"The bottom line is cost savings for our customers", adds Lau Khoon Chor, Managing Director of PowerSenoko. "By using the existing site and retaining the civil infrastructure, the construction cost is lowered by 10 per cent as compared with new construction on a green-field site. Furthermore, higher plant efficiency and operational productivity will eventually lead to a lower cost for the electricity generated."
To minimize interruption to the operation of Stage I and electricity supply to consumers, a phased construction programme will be adopted. Most of the existing civil structure and equipment will be re-used, albeit with some modification and refurbishment.
The repowering concept involves replacement of the existing oil-fired boiler with a new GT26 gas turbine and heat recovery steam generator (HRSG). The gas turbine will fire natural gas, with diesel oil No 2 as back- up.The waste heat from the hot exhaust of the gas turbine will be used to generate steam in the triple pressure reheat HRSG to drive the existing steam turbine-generator, which will be modernized.
The repowering concept will be the first of its kind in Singapore as well as in this region. For Phase 1, as well as the gas turbine and its associated generator and transformer, ABB will also supply the new steam turbine components. CMI is expected to be the HRSG supplier.
The contractor took possession of the site in July 1999 and the shutdown of unit 1 of Stage I for rehabilitation is scheduled for April 2000. The first repowered unit is expected to come into commercial operation in the first quarter of 2001.
In Phase 1 of the Stage I repowering project, the gas turbine and associated equipment, eg the HRSG, will be installed in new buildings where the store/workshop was originally located. The existing steam turbine will be fitted with a complete new HP/IP section and the LP section will be equipped with new rotating and stationary parts. To achieve increased efficiency the steam data has been modified and new blading installed. Fetaures will include welded rotors and high efficiency reaction type blading.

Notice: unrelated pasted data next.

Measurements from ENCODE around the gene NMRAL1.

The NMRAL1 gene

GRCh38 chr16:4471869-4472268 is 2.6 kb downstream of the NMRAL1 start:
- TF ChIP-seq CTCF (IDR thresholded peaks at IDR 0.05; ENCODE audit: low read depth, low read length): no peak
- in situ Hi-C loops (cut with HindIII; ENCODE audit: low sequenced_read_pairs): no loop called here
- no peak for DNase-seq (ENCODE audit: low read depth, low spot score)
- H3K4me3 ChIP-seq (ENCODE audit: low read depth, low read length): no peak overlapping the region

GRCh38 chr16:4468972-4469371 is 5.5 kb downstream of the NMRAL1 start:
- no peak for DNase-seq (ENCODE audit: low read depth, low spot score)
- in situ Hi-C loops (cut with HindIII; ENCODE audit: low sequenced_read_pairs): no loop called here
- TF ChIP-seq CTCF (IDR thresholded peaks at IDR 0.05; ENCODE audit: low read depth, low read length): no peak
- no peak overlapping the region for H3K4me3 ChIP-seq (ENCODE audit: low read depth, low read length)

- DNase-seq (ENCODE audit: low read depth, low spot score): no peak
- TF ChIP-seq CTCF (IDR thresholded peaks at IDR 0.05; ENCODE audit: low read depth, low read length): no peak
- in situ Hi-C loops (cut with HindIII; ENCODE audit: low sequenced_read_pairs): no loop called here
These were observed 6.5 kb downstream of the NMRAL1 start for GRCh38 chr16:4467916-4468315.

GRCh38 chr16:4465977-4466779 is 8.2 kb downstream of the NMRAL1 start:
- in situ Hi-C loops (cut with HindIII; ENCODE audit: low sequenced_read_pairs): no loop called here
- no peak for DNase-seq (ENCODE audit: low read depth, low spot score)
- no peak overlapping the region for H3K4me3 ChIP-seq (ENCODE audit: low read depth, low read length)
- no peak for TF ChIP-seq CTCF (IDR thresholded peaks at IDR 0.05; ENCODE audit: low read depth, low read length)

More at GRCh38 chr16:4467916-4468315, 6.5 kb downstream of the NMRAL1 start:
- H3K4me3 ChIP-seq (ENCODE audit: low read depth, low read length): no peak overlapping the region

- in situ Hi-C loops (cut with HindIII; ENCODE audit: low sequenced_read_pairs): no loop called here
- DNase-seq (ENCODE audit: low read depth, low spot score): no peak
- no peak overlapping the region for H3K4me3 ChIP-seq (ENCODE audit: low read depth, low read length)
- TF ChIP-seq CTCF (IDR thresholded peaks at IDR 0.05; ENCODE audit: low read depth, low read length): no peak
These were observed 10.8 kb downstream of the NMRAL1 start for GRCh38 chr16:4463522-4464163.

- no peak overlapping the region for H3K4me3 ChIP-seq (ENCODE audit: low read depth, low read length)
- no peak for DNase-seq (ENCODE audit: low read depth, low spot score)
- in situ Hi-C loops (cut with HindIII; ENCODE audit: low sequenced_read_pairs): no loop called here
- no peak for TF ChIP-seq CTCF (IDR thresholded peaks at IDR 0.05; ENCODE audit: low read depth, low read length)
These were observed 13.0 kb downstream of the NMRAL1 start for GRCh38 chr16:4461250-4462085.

The new steam turbine equipment will be designed to minimize changes to existing foundation works. The existing steam turbine generator and transformer will also be re-used. The steam turbine exhaust steam will enter the existing condenser, which will be used without any modifications, except for the introduction of new steam turbine bypass stations.
The new combined cycle plant will use the existing cooling water system, which will be thoroughly refurbished and equipped with new cooling water circulating pumps and other components.
A particular challenge of the project is the very compact space available to house the combined cycle plant and limited space for building works as well as the tight project schedule. The entire worksite is within the boundary of the existing station.
Phase 2 of the Stage I repowering project will require substantial demolition work, including removal of the existing 180 m high chimney, which will need to be done before the installation work can be started.
|Among the recent project highlights:|
| b-rheinhafen-b-the-former-rheinhafen-power-plant-karlsruhe-unit-4-or-rdk4s-which-was-decommissioned-as-a-result-of-germany-8217-s-environmental-clean-up-programme-has-been-upgraded-to-a-modern-combined-cycle-power-plant-through-abb-alstom-power-8217-s-repowering-concept-under-this-concept-the-existing-steam-turbine-will-remain-and-a-new-natural-gas-fired-gt26-advanced-gas-turbine-plus-heat-recovery-steam-generator-will-take-the-place-of-the-original-hard-coal-boiler-the-facility-owned-by-enbwaTablesThree stages of Senoko Repowering projects using ABB gas turbines (GT)